Whoops... this page is a big topsy-turvy mess: the old stuff is at the bottom and the new stuff is at the top! I'll attempt to clean it up, if I can find an editor that I can use (my vi knowledge is not sufficient to allow me to use it confidently).
This was getting serious: without a bootable system, my Tosa is just a pretty lump of silver/black plastic. Having recently tidied-up the approx. 11GB of stuff in the 'Zaurus' project directory, I looked through it for a usable SL-6000 system. Eventually I found a collection of 2.4 kernels for the Sharp ROM - and when I say 'ROM', I mean 'system', really. Alas, no Angstrom kernels were there, although I found a few backups of the filesystem.
All of my attempts at getting the Sharp system to boot failed with 'No bootable system found', or similar error. After much hair-pulling (fortunately, I have a lot of hair to pull) I found that kexecboot only searches ext2-format partitions and doesn't examine VFAT/MSDOS systems. I'm sure that this is different on other machines - how come I didn't notice it before? Strange..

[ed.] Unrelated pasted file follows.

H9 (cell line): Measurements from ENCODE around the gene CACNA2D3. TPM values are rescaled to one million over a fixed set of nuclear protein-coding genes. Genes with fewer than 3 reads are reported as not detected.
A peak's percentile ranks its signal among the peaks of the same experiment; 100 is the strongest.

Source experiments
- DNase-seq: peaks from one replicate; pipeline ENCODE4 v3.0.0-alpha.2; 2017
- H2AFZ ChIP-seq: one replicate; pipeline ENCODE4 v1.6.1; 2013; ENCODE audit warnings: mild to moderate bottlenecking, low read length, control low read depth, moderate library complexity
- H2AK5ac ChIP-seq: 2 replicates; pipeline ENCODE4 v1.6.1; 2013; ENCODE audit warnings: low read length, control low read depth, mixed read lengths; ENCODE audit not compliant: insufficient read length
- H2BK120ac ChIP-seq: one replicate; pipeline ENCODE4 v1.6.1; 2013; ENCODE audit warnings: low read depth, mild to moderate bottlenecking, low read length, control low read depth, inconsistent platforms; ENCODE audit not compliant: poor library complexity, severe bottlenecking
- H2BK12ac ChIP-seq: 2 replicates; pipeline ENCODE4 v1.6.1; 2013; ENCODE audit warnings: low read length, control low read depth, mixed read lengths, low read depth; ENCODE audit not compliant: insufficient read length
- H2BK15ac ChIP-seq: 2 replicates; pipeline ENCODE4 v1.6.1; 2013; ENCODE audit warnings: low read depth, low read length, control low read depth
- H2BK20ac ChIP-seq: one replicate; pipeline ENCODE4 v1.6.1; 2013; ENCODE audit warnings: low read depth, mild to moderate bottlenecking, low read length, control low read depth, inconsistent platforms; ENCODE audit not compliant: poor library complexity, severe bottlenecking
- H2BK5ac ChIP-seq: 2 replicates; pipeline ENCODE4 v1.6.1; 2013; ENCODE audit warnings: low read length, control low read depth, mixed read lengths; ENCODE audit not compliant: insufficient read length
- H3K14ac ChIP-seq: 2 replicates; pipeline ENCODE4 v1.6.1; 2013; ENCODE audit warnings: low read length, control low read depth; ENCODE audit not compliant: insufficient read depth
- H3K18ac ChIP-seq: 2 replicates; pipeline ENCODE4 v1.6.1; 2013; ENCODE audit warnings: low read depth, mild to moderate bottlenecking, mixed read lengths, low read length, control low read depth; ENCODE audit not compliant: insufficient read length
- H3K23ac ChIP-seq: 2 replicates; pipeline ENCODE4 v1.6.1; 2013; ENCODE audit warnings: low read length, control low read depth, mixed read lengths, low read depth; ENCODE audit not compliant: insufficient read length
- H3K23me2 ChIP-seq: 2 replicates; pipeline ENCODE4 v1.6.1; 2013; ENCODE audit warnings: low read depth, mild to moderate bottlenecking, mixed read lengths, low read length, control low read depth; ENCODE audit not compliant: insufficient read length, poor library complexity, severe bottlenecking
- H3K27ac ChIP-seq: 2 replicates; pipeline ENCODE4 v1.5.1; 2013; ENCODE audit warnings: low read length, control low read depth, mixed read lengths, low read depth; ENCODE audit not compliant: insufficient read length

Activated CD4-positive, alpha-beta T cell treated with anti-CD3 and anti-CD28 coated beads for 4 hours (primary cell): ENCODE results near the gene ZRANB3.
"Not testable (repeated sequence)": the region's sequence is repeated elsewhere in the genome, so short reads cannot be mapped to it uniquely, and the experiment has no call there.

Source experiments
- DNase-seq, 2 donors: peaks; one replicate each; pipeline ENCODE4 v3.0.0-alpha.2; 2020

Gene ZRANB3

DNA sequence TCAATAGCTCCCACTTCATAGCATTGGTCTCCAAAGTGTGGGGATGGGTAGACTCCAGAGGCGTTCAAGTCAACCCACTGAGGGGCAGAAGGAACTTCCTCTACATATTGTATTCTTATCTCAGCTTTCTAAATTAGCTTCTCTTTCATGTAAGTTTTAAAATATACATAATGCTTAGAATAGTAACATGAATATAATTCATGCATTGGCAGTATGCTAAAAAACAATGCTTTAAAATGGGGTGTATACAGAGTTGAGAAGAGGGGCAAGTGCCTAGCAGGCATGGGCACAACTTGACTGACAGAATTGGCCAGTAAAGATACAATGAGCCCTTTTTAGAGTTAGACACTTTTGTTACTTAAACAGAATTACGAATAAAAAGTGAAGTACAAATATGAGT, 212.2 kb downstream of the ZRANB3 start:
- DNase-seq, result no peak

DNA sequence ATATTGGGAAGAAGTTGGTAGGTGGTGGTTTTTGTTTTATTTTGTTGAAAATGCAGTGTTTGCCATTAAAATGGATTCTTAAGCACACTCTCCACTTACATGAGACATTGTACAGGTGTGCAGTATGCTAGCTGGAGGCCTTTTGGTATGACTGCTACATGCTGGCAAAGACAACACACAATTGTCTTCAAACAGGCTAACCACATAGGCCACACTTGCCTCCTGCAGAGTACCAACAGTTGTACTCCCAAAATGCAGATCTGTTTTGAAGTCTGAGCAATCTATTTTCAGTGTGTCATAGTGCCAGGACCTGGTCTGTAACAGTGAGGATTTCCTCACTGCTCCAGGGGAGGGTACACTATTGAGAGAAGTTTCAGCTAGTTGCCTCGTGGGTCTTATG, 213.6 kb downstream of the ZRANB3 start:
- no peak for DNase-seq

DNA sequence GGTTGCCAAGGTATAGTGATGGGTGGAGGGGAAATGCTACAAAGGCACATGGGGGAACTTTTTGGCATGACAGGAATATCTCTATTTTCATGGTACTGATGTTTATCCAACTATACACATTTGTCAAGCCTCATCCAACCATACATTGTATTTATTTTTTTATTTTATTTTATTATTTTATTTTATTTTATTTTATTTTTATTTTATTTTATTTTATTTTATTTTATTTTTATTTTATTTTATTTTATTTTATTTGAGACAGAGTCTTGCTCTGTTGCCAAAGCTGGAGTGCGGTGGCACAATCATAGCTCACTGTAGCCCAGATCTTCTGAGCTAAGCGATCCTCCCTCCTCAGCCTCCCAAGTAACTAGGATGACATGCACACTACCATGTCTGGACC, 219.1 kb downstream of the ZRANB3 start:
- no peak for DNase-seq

I was happy when the Tosa finally booted a Sharp kernel. I'd formatted an SD card with two Linux partitions - both ext2-format. For modern Linux distros, you have to be careful to insure that a compatible filesystem is written. Using fdisk, partition the SD card - or possibly a CF card - and add a Linux partition (type 83). Format the card with:
mkfs.ext2 -b 1024 -I 128 -L [device]Replace [device] with the device that your SD card is on. BE CAREFUL HERE as it's easy to accidentally reformat your hard drive if you don't pay attention.
I'm going to skip a bit of the in-between steps here and assume that you know how to mount the SD card partition and copy files to it. You need to copy zImage and boot.cfg for kexecboot to recognise the system. boot.cfg might not be required as by default, kexecboot looks for the files /boot/zImage and /boot/cmdline and usually doesn't care about anything else - but boot.cfg is useful to set a name for the system and optionally, specify other bootable systems at the same time (otherwise, there can only be one).